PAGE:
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Vitamin D deficiency is a concern for most Americans

Doctors and medical experts have suggested we need to lather on the sunscreen for the last decade, but according to new reports, many Americans may be vitamin D deficient. According to a recent CNN report, the official guideline for vitamin D supplementation is set at 600 IU per day, but some say that amount is too low and claim we may need much as much as 20,000 IU each week to beat vitamin D deficiency.

Others claim the amount of vitamin D may not be easy to determine. Yes, vitamin D helps with bone growth and calcium absorption and getting the right foods and enough sunlight can help the body produce vitamin D, but medical experts still argue that we don’t know whether the casual consumption of vitamin D is enough to keep a healthy level of the nutrient circulating in the blood.

"Just about everyone is deficient in vitamin D today,” says Michael F. Holick, Ph.D., MD, professor of medicine, physiology and biophysics at the Boston University School of Medicine. Dr. Holick. He supposes that it would take most people up to a half hour per day in the sun, every single day, to produce enough vitamin D from sun exposure. But he argues that may not be ideal for many people with certain skin cancer issues.

Who is most at risk for vitamin D deficiency?

Medical experts contend the problem may be more severe in certain risk groups. For instance, CNN reports “if you have dark skin, are of Asian, African or Middle-Eastern descent, live in a region that receives less sunlight, regularly wear sunscreen SPF 8 or higher, are a breastfeeding mother, have celiac or Crohn’s disease or live above the 37-degree latitude line you may need to consider taking a vitamin D supplement.”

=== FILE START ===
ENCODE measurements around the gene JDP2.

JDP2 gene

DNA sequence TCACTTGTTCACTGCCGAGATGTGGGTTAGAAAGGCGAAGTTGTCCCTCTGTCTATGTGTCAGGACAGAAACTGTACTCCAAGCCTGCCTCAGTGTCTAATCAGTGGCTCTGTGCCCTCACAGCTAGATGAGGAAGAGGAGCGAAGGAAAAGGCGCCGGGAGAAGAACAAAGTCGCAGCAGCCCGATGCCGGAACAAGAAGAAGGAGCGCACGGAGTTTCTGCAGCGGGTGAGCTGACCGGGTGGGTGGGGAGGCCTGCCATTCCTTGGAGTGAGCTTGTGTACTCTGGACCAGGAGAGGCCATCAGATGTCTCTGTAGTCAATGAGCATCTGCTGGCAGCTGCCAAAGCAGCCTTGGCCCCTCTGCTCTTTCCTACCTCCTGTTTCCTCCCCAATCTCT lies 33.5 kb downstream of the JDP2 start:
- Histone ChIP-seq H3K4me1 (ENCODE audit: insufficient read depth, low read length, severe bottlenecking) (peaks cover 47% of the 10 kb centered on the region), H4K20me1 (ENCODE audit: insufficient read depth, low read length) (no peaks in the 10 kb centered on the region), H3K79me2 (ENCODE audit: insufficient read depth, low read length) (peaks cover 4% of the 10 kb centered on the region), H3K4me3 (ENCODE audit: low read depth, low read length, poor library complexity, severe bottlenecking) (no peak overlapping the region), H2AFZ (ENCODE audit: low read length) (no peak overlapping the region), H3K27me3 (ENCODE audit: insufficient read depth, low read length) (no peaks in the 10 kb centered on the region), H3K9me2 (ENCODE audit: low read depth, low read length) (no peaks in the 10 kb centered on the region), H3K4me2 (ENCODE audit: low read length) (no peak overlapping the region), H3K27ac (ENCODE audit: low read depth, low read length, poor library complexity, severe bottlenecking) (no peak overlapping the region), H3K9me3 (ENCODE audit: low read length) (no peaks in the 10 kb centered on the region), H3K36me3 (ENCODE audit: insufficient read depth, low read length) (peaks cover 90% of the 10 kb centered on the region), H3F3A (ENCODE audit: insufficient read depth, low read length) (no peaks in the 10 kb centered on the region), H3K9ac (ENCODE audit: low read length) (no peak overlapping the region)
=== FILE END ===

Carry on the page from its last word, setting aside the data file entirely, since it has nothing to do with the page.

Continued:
Why does Vitamin D matter so much?

The truth is no one is quite sure why vitamin D is so important, but it is. For example, we know vitamin D is critical for bone health, to protect us from certain cancers, to reduce your risk of Alzheimer’s and protect against certain autoimmune disorders.

“Vitamin D receptors are in every cell of our body and we’ve already identified over 80 metabolic processes that are dependent on it," says Dr. Holick "There is a growing body of research which suggests that vitamin D might play a role in the prevention and treatment of type 1 and type 2 diabetes, hypertension, glucose intolerance, multiple sclerosis and other medical conditions."

Can you consume too much Vitamin D?

Consuming too much vitamin D, however, can also be dangerous and may increase your risk of not only pancreatic cancer but also kidney damage. And unfortunately, because everyone has a variety of different health factors, such as weight, eating habits, and sun exposure levels it’s tough to give a general dosage recommendation which applied to everyone equally.

So how do you know how much vitamin D to consume? Experts suggest talking to your doctor first and following their advice. If you don’t have a doctor, experts recommend getting between 600 IU per day up to the recommended maximum of 4,000 IU.
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